• sisu Sep 3, 2013

    They are highly organized thru liberal social media and other online sites. The are told what to do and how to get arrested. They are cautioned not to speak to anyone or volunteer to be arrested if they are from out-of-state. The sites used to b easily found, but they have gone underground lately.
    beaupeep
    September 3, 2013 7:00 p.m.

    Okay, first of all, welcome to the 21st century. Of course they are mostly organized on social media and online.

    And to your second part about the out-of-state thing... that's just ridiculous. No one (including out-of-staters) are told not to "talk to anyone". As far as being arrested I (who have been on the insidious social media) have never seen anything telling out-of-staters not to be arrested. I have definitely heard them recommending against it for people whose jobs would be jeapordized, etc.

    I wouldn't personally recommend getting arrested out of state no matter what state you're in, but only due to distance issues and family obligations.

  • Billy the Kid Sep 3, 2013

    I guess they didn't use that time to find jobs or do anything productive.

  • beaupeep Sep 3, 2013

    "I am interested in how these groups get together to protest. Is this a random coalition or are they sponsored." tatermommy52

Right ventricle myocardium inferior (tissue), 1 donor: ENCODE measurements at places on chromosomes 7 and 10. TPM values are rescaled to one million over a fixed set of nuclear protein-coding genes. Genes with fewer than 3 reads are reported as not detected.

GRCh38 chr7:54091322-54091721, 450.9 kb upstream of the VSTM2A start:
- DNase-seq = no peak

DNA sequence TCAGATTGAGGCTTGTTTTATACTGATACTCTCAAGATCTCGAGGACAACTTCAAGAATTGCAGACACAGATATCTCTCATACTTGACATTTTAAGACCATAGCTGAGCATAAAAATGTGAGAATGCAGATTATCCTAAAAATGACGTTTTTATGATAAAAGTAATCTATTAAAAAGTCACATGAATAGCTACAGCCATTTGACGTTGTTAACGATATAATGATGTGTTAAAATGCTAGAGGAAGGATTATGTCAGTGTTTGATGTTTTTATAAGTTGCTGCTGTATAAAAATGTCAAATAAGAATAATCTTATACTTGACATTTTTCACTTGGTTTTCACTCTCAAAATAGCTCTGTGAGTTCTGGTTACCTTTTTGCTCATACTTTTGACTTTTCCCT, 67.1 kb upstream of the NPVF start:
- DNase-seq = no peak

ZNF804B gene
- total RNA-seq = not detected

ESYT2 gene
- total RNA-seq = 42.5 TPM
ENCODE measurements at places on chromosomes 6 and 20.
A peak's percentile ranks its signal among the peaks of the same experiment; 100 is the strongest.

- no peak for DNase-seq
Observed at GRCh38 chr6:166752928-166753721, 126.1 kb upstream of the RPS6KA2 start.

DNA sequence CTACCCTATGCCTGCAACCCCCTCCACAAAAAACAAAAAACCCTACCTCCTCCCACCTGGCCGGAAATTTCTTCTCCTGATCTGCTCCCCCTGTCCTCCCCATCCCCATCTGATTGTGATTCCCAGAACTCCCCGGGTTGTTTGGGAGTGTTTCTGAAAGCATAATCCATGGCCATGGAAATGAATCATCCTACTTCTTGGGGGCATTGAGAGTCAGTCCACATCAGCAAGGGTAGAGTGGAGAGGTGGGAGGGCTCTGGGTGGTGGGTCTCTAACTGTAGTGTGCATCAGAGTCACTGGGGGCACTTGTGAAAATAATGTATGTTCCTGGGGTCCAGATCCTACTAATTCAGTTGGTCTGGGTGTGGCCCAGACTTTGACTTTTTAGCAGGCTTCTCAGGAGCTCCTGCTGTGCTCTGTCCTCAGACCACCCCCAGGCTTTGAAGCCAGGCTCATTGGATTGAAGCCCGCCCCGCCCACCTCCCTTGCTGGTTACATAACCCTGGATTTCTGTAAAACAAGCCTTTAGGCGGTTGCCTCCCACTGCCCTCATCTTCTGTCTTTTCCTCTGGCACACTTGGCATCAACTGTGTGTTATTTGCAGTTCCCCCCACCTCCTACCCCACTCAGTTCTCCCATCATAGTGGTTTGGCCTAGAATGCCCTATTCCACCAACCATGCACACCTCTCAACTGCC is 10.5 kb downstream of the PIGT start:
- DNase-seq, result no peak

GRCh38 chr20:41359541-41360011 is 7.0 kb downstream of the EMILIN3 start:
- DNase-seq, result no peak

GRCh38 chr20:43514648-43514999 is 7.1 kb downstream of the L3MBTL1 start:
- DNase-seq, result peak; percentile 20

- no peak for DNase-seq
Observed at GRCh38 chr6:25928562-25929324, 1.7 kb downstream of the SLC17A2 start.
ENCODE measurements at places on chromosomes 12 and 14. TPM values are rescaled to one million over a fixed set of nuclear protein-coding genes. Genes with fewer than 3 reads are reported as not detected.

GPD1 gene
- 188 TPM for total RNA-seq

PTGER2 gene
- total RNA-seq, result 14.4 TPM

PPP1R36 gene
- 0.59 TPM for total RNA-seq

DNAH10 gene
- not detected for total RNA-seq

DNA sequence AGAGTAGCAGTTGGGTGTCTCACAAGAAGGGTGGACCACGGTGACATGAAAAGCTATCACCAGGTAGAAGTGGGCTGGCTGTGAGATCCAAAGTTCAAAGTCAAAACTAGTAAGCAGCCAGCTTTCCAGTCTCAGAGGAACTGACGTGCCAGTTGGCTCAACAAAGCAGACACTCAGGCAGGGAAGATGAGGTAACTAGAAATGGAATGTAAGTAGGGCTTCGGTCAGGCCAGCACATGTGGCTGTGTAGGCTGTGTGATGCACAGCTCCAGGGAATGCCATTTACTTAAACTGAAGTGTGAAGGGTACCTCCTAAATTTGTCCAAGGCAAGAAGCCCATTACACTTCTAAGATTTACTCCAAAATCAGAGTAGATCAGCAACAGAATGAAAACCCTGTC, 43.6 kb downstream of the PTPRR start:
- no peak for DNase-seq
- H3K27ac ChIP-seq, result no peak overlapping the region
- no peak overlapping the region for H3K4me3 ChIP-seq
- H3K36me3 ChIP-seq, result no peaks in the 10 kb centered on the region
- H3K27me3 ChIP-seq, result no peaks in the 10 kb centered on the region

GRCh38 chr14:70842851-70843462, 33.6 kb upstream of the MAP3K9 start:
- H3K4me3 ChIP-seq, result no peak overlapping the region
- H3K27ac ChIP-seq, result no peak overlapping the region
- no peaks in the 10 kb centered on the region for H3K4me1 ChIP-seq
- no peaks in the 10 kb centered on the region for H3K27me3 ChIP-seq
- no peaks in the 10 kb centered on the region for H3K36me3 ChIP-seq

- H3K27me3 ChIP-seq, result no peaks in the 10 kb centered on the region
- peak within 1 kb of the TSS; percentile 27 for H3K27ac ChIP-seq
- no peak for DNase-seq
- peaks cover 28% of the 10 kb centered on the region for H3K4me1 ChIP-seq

They are highly organized thru liberal social media and other online sites. The are told what to do and how to get arrested. They are cautioned not to speak to anyone or volunteer to be arrested if they are from out-of-state. The sites used to b easily found, but they have gone underground lately.

  • junkmail5 Sep 3, 2013

    Hate to break it to folks but simply because one does not agree with the actions of the GA, that decidedly does not make them illegal.
    josephlawrence43

    No, but the fact that every court that has heard a case on similar laws in other states had struck them down as illegal suggests pretty strongly they are, in fact, illegal.

    FYI-Everyone is religious.- cbuckyoung

    FYI- no, they aren't.

    Neither is the government of the US.

  • getrealpeople Sep 3, 2013

    How much $$$ WAS Barber getting from the state for his non profit Community Redevelopment Corporation? Well W RAL? No reports on political appointees and the raises they got under Easley and Purdue. They did it and it was OK for them but not McCrory? Purdue hired Bob "who are You" Etheridge and paid him over 100K. NO protest there.

  • sisu Sep 3, 2013

    I am interested in how these groups get together to protest. Is this a random coalition or are they sponsored.
    tatermommy52
    September 2, 2013 1:46 p.m.

    Top secret... people come to the events because they choose to do so ... they WANT to have their voices heard. I am proud to be among them. Thirteen years ago I voted straight ticket Republican. Nine years ago I voted straight ticket Republican. Five years ago I had a fairly even balance. Thanks to the extremism in the Republican party, especially when it comes to education and environment I voted straight party Democrat in the last election.

    Taking away a straight party option will be no problem for me though, as I pay close attention to elections.

    Too many in the Republican party has become greedy, callous and short-sighted.